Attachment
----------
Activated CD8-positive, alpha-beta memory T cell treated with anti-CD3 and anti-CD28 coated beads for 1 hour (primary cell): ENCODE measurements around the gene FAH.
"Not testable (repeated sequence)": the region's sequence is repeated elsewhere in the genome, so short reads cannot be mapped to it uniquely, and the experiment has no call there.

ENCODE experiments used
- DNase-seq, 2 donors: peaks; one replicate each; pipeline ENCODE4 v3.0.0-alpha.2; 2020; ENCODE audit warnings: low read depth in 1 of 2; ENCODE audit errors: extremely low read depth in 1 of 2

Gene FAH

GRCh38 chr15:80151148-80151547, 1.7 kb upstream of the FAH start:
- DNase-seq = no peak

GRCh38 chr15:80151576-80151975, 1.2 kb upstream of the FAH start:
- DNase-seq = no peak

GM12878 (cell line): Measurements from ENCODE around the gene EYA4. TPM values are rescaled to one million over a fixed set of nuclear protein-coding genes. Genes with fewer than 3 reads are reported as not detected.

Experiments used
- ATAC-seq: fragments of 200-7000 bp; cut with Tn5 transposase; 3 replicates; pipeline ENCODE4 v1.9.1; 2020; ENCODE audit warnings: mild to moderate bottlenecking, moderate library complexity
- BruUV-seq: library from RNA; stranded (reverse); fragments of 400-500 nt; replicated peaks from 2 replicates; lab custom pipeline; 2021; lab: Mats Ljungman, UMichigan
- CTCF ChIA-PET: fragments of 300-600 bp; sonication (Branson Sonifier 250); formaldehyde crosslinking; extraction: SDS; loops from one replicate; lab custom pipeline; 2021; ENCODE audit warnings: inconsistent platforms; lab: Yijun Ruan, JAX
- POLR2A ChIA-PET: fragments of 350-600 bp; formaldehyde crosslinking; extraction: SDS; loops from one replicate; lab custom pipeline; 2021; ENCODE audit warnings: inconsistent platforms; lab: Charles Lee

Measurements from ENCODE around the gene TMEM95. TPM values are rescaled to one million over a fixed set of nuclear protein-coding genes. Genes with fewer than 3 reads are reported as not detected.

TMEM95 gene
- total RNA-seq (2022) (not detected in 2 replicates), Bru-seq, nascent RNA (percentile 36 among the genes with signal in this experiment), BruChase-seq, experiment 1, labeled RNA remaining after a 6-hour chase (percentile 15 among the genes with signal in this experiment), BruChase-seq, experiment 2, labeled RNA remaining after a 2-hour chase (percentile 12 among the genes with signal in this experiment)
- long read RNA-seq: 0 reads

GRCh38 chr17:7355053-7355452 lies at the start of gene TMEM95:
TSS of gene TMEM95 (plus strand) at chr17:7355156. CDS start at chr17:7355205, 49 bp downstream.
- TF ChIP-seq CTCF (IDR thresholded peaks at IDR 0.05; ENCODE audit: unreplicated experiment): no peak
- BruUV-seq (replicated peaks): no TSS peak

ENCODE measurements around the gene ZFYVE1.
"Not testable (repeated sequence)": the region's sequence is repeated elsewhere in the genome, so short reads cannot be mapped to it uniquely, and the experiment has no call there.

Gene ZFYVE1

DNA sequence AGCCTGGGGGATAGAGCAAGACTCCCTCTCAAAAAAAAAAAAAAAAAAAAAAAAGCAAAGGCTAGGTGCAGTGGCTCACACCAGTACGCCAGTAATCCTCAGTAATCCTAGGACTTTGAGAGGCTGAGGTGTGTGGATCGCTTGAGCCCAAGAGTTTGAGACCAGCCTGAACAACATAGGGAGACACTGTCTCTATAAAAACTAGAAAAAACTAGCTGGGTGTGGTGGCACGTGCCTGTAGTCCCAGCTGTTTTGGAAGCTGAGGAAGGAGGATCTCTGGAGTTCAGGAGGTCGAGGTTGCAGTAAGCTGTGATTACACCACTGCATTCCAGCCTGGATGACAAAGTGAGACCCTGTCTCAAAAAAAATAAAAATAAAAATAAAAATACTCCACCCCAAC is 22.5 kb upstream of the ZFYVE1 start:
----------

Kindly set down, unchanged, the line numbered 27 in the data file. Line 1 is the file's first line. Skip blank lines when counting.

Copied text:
DNA sequence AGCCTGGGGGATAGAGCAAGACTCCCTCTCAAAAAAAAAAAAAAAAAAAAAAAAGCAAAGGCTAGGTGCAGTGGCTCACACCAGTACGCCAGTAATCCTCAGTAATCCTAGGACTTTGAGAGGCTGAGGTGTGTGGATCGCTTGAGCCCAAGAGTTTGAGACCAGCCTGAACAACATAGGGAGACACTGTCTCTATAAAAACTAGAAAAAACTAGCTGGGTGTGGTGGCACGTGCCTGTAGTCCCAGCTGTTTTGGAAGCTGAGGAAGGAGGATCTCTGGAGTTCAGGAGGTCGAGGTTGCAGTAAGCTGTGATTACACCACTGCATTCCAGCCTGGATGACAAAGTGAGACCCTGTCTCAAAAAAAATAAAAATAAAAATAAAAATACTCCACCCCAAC is 22.5 kb upstream of the ZFYVE1 start: